Say it isn’t so! A report from the Organization for Economic Co-Operation and Development (OCED) has suggested that big pharma may be tainting the integrity of medical education and research, as well as threatening the quality of care you may be receiving from physicians.
Now, more than ever, we need to be careful of what drugs are being pushed at us. More, we need to look at WHY they’re being pushed at us.
The notion of the pharmaceutical industry tilting evidence of drugs isn’t news to us, that more organizations are looking into the very dangerous connection and sphere of influence the pharmaceutical industry has over our healthcare is encouraging.
According to a report from the Organization for Economic Co-Operation and Development (OCED), big pharma may be a huge barrier to our optimal health. As reported by The Dr. Rath Health Foundation, the influence pharmaceutical companies have over not only research and treatment, but doctor preference and availability as well, is a problem to our best health. The Dr. Rath Health Foundation is a non-profit organization that is committed to improving human health on a global scale, and defending patients’ rights to choosing natural health therapies. The Foundation is a major force in promoting natural health education, as well as investigating hindrances to our wellness at the hands of poor best practices.
The report indicated that drug companies aren’t necessarily interested in preventing or curing diseases, as they collectively rake in about a trillion dollars a year from ‘treating’ diseases with their medicines.
Which is not a surprise. A September 2019 Gallup poll found that big pharma was considered the worst industry in the United States. In March of 2019, the Dutch bank ASN stopped investing in many of the world’s biggest pharmaceutical companies as they accused them of being no longer responsible and performing under unethical behaviors.
The report also indicated that the prescribing habits your doctors may have are likely influenced by industry marketing and drug representatives and salespeople. What does that mean for you? Basically, it means that your doctor may be making decisions about your health based on the information you’d expect, and instead making them on the ploys of big pharma marketing and ulterior motives.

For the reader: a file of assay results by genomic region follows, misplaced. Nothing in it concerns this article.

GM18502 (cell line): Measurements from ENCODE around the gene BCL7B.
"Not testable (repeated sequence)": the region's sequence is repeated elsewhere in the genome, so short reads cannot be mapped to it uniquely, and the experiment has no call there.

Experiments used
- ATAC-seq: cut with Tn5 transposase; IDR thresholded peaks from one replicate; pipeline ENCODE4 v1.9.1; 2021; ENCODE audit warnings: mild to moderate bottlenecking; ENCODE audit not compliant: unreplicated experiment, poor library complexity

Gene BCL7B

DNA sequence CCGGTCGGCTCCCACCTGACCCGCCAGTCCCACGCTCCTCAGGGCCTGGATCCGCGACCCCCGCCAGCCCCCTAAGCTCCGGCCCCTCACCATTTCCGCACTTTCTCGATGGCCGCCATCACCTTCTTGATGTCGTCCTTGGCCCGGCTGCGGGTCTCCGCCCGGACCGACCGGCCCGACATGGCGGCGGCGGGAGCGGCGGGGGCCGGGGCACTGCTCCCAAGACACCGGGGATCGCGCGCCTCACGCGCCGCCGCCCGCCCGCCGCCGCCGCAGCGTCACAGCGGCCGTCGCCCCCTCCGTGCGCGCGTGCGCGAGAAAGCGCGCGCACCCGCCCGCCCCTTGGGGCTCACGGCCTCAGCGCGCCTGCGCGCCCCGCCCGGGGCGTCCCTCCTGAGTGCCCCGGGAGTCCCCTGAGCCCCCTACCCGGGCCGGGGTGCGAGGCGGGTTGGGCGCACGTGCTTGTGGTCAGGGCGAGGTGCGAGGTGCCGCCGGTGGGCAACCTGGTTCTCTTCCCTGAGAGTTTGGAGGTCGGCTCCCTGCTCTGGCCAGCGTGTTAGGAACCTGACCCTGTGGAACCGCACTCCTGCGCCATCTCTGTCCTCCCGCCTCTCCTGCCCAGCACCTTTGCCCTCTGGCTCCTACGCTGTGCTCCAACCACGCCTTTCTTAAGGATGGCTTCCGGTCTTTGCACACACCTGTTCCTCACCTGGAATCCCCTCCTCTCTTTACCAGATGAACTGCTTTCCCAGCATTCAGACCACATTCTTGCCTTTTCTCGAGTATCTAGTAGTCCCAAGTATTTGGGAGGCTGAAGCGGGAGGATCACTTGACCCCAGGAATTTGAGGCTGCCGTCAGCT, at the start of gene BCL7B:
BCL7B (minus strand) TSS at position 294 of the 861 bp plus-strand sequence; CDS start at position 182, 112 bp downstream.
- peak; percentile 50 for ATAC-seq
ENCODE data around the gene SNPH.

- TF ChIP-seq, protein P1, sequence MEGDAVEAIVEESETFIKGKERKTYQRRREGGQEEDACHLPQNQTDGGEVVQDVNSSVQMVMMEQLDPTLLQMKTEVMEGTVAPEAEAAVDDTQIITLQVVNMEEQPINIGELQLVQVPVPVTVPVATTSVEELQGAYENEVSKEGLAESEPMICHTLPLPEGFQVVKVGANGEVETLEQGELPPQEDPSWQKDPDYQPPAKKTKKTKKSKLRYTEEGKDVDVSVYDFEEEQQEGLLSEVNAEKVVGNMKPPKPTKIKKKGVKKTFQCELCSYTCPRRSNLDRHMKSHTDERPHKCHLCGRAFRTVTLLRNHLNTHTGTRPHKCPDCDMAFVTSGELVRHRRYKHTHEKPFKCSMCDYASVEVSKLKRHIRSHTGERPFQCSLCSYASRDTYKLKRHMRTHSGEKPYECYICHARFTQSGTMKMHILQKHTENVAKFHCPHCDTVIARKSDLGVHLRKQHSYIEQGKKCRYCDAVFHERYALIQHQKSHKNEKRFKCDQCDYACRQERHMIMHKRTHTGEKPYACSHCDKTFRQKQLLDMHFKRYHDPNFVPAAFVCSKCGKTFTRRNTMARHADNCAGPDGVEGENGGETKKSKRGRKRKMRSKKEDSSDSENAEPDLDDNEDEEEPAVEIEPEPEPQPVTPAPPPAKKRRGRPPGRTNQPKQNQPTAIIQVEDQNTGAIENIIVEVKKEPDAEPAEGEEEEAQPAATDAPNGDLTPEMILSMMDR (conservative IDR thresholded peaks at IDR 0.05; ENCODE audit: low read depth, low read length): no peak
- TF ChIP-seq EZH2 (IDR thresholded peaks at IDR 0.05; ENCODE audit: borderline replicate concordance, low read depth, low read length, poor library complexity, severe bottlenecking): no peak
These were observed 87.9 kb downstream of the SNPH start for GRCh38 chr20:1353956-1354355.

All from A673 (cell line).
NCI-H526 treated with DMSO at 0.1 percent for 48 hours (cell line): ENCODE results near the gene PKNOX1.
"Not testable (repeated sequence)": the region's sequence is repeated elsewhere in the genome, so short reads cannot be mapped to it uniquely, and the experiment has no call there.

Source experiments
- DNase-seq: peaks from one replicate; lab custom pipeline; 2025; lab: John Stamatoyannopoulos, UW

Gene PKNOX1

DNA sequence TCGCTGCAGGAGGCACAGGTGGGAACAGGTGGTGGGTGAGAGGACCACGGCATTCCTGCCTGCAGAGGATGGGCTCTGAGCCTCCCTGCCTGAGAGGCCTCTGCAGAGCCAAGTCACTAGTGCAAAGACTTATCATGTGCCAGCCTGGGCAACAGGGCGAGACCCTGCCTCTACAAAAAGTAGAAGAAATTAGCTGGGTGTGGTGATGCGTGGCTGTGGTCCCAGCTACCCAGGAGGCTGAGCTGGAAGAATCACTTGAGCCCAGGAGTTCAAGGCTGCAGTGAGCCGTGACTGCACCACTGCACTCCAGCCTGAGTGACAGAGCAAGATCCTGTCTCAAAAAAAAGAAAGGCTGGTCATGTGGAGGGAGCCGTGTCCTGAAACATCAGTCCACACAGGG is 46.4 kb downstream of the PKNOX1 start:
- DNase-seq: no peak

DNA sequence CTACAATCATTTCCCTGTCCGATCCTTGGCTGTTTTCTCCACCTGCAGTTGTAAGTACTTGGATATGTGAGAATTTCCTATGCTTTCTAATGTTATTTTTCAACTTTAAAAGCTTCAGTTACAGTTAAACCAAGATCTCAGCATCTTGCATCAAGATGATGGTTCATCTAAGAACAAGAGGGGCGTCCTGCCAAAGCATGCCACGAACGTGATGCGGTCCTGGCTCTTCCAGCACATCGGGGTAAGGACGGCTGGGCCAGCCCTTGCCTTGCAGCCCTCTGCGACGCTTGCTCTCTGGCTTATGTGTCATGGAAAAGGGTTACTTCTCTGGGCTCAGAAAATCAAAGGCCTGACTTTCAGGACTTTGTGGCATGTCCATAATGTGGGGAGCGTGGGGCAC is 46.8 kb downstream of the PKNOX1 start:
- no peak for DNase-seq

So how can we battle the financial conflict of interest?
Most importantly, we have to look at the influence these companies have on testing evaluation, treatments and technologies. Nearly 60% of medical research is funded by the pharmaceutical industry–what reason do they have to downplay the negatives of their drugs, while they talk them up big to doctors and clinicians? Little to none.
The Dr. Rath Health Foundation uses cholesterol-lowering drugs as an example. They refer to a review that looked at nearly 200 studies done on those drugs, also called statins, and found that the pharmaceutical company-sponsored studies were more likely to find favorable results when it came to the sponsors’ drugs. You don’t say? Those companies take those ‘results’ and then ‘educate’ clinicians. These education sessions often also included the ‘stats’ they’ve funded, as well as delicious wine and dinners they ALSO fund. Why wouldn’t your doctor then refer you to those drugs for treatment? Which is scary considering a study of nearly 300,000 doctors showed that the acceptance of just one sponsored meal was associated with more prescriptions of the sponsors’ products. Shocking, but not surprising.
The good news is that there are signs the times are changing. In Norway, doctors can no longer formally use industry-supported ‘education’ and the government funds all independent drug testing and information. As well, some medical journals are no longer accepting advertising dollars from drug companies. Some specific citizen groups are even turning down funds from companies that also sell health care products if there appears to be a conflict of interest.
In Italy, drug companies have taxes on their promotional and marketing budgets. The revenue from those taxes then are used for independent disease research. In Great Britain, there are proposals that the government funds clinical trials as well as considerations about breaking the patents some drug companies have so the government can more fairly and equitably distribute treatments. Here in the United States, the more we bring to light, the better.
But we can also advocate for government policies that demand freedom from pharmaceutical influence of all tests, treatments and technologies. We can advocate for medical ‘education’ to be industry-free sponsorship, and that clinicians can NOT gain professional accreditation or certification from industry/company-sponsored events. We also need to press our regulators to work on new marketing guidelines that will END the practice of companies ‘wooing’ doctors to use their drugs.
It seems daunting, we know. But even at our individual levels, in our own doctor’s offices, we can ask specific questions. We can ask if they were marketed to and we can ask what their personal knowledge and education, industry-free, of the treatment they are suggesting is. As our clinicians see we’re no longer blindly accepting treatments because some salesperson took them to a fancy wine and dine event, they’ll be forced to look deeper into the medicines they’re giving to us.
Look at how the natural lifestyle and product markets have grown–it’s because we know more and we’re expecting more. Do the same of here too, and tell big pharma their days of owning our health are over.